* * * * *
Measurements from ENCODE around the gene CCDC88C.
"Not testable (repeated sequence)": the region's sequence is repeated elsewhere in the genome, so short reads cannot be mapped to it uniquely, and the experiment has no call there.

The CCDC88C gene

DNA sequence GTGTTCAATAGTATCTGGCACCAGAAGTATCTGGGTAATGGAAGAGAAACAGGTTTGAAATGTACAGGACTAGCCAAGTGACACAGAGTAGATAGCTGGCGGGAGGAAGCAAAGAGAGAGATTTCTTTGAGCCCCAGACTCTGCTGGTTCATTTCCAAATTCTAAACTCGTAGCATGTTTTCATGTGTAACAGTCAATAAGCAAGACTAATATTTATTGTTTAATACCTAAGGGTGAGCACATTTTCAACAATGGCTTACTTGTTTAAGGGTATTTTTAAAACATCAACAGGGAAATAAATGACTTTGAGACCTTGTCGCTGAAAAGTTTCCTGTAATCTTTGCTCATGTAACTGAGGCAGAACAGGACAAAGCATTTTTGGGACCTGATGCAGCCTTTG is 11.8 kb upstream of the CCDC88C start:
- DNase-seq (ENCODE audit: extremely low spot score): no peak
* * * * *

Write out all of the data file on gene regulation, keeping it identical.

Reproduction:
Measurements from ENCODE around the gene CCDC88C.
"Not testable (repeated sequence)": the region's sequence is repeated elsewhere in the genome, so short reads cannot be mapped to it uniquely, and the experiment has no call there.

The CCDC88C gene

DNA sequence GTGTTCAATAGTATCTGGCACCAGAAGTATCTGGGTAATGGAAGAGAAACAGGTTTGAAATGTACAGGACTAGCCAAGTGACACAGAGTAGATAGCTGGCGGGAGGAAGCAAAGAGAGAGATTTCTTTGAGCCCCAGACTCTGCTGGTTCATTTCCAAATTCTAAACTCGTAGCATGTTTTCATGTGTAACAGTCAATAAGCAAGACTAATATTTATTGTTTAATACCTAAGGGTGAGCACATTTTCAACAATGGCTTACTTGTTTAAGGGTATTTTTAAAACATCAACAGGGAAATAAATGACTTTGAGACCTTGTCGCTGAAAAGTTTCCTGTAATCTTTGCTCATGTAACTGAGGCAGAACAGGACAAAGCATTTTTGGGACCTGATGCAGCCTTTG is 11.8 kb upstream of the CCDC88C start:
- DNase-seq (ENCODE audit: extremely low spot score): no peak